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Nov-15-2007 05:23printcomments

Combating the Chronic 'Reign of Pain'

In some cases, but not all - modern techniques like acupuncture or chiropractory can help ease the pain level.

Pain sign
Photo courtesy: Columbia University

(SUBLIMITY, Ore.) - Every so often we encounter a client needing pain management. That chronic pain may stem from an auto injury, bone deterioration, or complications from another illness. I'd like to share with peers some strategies gathered during my 30 years in social work, including three in which I consulted on the disabled for a mental health agency:

1. Social Interaction: Often when a person suffers chronic pain, that person can either grow testy and irritable or withdraw socially. Self-image is downgraded, which may in turn lead to dysthymia or low-level depression. You might Google "dysthymia" to compare symptoms.

2. Self Grief Response: I've learned from chronic pain clients that there is an internalized comparison between the more functional self and the less functional version, which almost always triggers grief. Kubler-Ross wrote about death-related grief; there are parallels.

3. Self Esteem Builders: Sometimes but not always one can find hobbies and interests that empower the pain-afflicted person, such as bathing, listening to music, or journaling. Even taking photos or playing with a pet can offer a needed distraction. A starting point might be to have your loved ones do a personal inventory of things they like, that is, positives. Then we can strategically use these as a desirable distraction. It gives life better balance.

In some cases, but not all - modern techniques like acupuncture or chiropractory can help ease the pain level.

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Over-dependence on painkiller medicines can lead to addiction, and must be scrupulously avoided. Both alcohol and illegal drugs have dire consequences for those tempted to cross that threshold.

Finally, support groups for those with chronic pain can counteract emotional pain and isolation. I ran such groups for Polk County Mental Health for several years, and would hope every social agency in Greater Salem would consider a similar approach. There are times when peer support brings better outcomes than using the professional. Searching for a panacea merely beckons ultimate disappointment.

NOTE: Lee Coyne has been a medical social worker since 1975, and currently does mental health screen for the Options program in Sublimity.

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Janet Warren November 16, 2007 9:12 pm (Pacific time)

I agree totally with Mr Feldman. I have had pain for twenty years. I disagree with the article that says not to use pain meds as they are addictive. Wrong. If you have true chronic pain you are dependent on your meds, but you are not necessarily addicted. In fact, if you don't use your pain medicine, because of scare tactics and thoughtless people who pop off without understanding the new thinking, you will suffer needlessly. The stress of unmanaged chronic pain can be harmfull to your whole body.Just work with a good pain Dr and take your meds as prescribed. I agree with the rest of the article.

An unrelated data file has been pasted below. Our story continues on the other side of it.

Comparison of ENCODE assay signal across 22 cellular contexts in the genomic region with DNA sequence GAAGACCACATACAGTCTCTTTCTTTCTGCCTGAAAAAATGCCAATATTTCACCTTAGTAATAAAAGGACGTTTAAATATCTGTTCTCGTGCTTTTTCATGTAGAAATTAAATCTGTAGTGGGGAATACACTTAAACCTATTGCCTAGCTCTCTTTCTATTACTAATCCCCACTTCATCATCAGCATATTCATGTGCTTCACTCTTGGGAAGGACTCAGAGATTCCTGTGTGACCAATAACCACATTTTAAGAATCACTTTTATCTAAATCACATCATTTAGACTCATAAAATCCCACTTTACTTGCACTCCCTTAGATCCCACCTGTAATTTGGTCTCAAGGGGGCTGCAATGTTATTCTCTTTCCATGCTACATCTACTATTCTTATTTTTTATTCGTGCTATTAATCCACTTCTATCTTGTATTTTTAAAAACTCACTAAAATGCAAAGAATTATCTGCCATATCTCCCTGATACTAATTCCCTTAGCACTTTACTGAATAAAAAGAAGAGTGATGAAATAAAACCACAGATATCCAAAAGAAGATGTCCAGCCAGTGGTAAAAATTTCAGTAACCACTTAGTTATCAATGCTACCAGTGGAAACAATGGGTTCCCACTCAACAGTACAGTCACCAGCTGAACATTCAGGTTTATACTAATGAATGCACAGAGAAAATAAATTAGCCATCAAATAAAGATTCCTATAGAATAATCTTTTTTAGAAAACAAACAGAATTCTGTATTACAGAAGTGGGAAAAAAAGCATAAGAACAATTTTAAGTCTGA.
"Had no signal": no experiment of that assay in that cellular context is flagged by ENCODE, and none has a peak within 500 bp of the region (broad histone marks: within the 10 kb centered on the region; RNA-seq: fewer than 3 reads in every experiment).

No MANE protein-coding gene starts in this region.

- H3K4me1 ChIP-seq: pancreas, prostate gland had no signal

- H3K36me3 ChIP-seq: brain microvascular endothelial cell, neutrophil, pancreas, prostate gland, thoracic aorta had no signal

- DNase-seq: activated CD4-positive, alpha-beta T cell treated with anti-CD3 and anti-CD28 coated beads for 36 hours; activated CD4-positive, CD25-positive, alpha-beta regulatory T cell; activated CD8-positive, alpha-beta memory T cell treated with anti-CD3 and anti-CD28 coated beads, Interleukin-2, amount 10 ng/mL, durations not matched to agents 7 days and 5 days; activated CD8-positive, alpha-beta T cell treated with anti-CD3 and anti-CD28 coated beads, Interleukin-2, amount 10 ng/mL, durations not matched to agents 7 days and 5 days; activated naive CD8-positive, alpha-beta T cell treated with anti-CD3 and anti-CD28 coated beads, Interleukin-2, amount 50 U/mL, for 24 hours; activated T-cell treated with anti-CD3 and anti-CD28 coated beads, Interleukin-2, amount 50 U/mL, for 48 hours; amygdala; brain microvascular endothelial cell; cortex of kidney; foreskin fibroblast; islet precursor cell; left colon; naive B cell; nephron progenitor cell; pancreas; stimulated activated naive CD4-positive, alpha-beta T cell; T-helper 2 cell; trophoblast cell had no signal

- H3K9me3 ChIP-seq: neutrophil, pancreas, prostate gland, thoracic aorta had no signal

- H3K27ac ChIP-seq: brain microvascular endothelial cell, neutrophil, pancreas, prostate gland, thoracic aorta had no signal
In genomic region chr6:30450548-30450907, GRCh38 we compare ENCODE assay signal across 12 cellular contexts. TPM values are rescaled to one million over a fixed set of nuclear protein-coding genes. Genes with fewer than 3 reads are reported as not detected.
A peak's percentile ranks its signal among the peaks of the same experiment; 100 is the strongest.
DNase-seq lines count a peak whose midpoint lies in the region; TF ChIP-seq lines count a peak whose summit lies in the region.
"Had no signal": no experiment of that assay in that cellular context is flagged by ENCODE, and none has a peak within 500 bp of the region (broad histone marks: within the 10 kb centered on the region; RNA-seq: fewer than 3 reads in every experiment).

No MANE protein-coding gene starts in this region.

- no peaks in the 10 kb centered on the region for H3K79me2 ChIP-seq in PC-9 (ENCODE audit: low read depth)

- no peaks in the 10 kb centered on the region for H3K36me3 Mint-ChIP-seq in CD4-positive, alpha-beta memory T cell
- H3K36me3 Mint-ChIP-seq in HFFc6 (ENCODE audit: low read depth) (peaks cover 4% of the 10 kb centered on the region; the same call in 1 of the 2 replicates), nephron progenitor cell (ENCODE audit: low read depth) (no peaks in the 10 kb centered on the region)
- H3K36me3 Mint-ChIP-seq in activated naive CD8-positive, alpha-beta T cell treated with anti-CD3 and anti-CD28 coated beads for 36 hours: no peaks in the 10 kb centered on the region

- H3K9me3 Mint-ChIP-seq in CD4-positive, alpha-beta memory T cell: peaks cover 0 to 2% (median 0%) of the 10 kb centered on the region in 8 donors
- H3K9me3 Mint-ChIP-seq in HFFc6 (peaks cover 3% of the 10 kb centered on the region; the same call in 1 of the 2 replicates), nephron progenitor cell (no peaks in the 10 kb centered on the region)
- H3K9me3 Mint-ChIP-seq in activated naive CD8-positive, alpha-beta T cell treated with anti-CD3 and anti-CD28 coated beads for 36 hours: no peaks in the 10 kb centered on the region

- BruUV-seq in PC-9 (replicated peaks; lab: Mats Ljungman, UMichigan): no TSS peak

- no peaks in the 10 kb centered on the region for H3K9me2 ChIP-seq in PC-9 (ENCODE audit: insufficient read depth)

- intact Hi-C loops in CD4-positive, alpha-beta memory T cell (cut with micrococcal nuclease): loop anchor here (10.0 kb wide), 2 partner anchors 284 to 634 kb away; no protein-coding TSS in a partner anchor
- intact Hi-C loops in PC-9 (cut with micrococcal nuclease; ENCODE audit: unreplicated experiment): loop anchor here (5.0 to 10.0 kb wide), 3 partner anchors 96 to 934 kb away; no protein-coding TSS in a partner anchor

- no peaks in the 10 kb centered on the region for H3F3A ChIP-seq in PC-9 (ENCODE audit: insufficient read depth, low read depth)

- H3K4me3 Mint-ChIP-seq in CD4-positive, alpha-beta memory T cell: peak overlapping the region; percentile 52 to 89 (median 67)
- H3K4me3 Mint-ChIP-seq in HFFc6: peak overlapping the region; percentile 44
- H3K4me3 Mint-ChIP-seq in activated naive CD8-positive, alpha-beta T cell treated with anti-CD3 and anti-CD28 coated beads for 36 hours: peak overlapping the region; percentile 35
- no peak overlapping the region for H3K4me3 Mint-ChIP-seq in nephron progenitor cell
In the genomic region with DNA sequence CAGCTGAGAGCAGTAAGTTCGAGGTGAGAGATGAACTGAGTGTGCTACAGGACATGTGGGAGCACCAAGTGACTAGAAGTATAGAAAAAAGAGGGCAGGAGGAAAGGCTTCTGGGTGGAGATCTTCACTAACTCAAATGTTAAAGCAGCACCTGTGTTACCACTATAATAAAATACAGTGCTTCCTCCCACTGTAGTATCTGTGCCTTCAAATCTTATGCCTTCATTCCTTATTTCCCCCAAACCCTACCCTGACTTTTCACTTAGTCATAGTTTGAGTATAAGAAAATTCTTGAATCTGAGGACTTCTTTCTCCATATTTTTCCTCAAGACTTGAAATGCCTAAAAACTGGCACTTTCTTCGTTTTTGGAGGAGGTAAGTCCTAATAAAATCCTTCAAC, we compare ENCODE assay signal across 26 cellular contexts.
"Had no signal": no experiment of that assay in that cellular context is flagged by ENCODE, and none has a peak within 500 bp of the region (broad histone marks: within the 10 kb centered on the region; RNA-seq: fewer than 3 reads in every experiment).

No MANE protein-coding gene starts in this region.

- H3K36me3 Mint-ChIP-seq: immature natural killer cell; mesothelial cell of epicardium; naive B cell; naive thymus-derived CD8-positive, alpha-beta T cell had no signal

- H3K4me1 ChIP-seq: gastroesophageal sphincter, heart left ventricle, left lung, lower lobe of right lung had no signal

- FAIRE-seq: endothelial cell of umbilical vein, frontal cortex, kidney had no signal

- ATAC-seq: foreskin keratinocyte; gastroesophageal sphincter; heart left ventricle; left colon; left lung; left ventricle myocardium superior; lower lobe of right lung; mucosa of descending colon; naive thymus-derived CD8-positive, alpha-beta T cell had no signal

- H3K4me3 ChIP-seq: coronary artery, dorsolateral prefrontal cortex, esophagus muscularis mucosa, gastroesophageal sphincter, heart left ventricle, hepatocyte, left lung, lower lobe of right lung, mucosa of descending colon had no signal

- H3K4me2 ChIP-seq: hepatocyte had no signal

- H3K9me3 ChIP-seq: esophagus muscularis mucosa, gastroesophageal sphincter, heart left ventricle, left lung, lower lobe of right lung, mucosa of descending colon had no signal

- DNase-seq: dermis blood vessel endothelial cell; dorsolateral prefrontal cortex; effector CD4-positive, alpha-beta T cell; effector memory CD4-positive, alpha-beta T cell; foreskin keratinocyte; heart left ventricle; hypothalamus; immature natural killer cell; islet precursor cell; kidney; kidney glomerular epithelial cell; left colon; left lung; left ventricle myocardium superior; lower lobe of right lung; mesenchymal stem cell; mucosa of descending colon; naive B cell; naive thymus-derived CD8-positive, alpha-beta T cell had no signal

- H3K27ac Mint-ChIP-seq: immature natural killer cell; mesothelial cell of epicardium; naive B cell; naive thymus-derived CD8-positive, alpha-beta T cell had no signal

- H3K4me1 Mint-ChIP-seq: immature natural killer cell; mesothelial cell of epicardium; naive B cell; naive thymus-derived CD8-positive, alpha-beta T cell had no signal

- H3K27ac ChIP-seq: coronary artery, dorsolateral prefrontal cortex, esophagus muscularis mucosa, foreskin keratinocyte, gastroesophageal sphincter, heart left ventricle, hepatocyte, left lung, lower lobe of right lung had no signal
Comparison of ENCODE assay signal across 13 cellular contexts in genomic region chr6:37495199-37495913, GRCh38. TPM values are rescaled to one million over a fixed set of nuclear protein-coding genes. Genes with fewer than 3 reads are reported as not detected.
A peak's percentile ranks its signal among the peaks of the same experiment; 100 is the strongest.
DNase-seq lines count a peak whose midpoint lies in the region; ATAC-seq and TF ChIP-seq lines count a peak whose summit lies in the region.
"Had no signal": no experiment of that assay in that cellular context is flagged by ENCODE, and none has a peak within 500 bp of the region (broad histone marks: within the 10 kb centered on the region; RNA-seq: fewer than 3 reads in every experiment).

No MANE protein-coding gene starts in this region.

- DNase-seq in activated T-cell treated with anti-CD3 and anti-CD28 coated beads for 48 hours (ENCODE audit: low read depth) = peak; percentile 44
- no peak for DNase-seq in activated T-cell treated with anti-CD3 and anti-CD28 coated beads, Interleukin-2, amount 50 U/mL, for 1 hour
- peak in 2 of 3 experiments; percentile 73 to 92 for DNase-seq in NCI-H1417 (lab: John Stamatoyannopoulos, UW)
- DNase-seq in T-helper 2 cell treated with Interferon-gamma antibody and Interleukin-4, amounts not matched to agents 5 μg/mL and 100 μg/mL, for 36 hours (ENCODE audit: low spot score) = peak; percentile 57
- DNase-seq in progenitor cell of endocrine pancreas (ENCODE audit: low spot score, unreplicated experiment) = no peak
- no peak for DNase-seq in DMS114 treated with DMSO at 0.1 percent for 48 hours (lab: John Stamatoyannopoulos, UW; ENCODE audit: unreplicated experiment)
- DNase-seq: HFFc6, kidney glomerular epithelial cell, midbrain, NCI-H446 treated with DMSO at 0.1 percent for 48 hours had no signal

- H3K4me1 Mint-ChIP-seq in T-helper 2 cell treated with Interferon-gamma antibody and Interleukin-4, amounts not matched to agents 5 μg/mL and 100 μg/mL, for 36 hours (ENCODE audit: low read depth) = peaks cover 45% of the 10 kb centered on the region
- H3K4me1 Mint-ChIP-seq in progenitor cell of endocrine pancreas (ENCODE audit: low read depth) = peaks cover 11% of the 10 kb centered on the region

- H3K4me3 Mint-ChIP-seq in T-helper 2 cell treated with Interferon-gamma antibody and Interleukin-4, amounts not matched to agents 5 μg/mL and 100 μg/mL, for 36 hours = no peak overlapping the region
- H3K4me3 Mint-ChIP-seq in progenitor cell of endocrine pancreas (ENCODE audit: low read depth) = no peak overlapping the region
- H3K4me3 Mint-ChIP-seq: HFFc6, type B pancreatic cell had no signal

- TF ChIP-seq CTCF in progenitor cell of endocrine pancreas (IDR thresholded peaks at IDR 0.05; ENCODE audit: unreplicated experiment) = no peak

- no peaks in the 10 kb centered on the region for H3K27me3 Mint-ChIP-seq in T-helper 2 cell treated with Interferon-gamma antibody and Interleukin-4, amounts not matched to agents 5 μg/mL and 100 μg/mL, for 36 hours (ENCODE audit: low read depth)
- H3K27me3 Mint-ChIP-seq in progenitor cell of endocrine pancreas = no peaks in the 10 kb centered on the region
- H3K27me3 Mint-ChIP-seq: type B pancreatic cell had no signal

Neal Feldman November 16, 2007 12:03 am (Pacific time)

Pain is the Rodney Dangerfield of afflictions - we get no respect. Often someone looks at us, sees nothing they can identify as painful ao presume it is 'all in our head'./ At least unlike them we do not have rocks in our head. In my own case I have severe psoriasis, painful and uncomfortable enough, plus psoriatic artritis (swelling type similar in effect though different cause as rheumatopid arthritis as well as gout so bad I often cannot put any weight on my feet or even lift them without agony. Also due to eye issues I get serious eyestrain headaches. Needless to say my chronic pain issues have had me diagnosed with severe clinical depression. So many just say 'suck it up'. My usual thought in response involves their sucking up a running lawnmower up their nose. It is also very depressing to not be able to do the things ypu used to be able to do or to go out and see others doing what you wish yu could do. People's insensitivity also is annoying... like when someone is sitting in the seats reserved for wheelchairs (those of us in wheelchairs cannot use any other seats) and ask like you are srealing their idney when they have to get their butt up and move to another seat. Or the geniuses who use the area for the wheelchair ramp up to the sidewalk as the cart collection spot so that you need to move all the carts out of the way. Or the prince or princess who parks their car such that it is impossible now to use the ramp. Their parents must be proud at what a kind and considerate person their kid grew up to be. The list is endless .... but society needs tio realize those dealing with severe chronic pain suffer enough without getting more crap added on. Next time you see someone in pain and maybe in a funk about it do something nice, hold open a door, show some compassion... sooner or later it mighr be your turn. Ah well...

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